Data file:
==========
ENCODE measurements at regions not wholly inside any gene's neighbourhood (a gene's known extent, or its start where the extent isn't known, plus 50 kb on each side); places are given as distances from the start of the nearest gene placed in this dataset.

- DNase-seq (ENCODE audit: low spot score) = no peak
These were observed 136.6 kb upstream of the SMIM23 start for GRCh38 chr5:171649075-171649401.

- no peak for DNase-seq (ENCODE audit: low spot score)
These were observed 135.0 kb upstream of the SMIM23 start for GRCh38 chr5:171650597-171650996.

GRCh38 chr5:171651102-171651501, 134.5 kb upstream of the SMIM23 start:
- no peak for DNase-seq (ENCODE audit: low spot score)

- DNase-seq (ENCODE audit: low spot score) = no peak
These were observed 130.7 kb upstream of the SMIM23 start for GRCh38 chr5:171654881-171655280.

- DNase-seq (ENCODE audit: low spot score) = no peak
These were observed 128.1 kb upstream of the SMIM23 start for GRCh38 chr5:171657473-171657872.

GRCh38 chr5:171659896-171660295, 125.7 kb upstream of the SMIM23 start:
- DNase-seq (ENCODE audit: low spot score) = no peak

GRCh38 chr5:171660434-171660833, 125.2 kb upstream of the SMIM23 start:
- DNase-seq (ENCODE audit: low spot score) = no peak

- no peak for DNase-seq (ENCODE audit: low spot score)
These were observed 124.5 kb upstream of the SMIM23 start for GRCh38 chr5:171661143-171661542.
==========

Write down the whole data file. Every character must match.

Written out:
ENCODE measurements at regions not wholly inside any gene's neighbourhood (a gene's known extent, or its start where the extent isn't known, plus 50 kb on each side); places are given as distances from the start of the nearest gene placed in this dataset.

- DNase-seq (ENCODE audit: low spot score) = no peak
These were observed 136.6 kb upstream of the SMIM23 start for GRCh38 chr5:171649075-171649401.

- no peak for DNase-seq (ENCODE audit: low spot score)
These were observed 135.0 kb upstream of the SMIM23 start for GRCh38 chr5:171650597-171650996.

GRCh38 chr5:171651102-171651501, 134.5 kb upstream of the SMIM23 start:
- no peak for DNase-seq (ENCODE audit: low spot score)

- DNase-seq (ENCODE audit: low spot score) = no peak
These were observed 130.7 kb upstream of the SMIM23 start for GRCh38 chr5:171654881-171655280.

- DNase-seq (ENCODE audit: low spot score) = no peak
These were observed 128.1 kb upstream of the SMIM23 start for GRCh38 chr5:171657473-171657872.

GRCh38 chr5:171659896-171660295, 125.7 kb upstream of the SMIM23 start:
- DNase-seq (ENCODE audit: low spot score) = no peak

GRCh38 chr5:171660434-171660833, 125.2 kb upstream of the SMIM23 start:
- DNase-seq (ENCODE audit: low spot score) = no peak

- no peak for DNase-seq (ENCODE audit: low spot score)
These were observed 124.5 kb upstream of the SMIM23 start for GRCh38 chr5:171661143-171661542.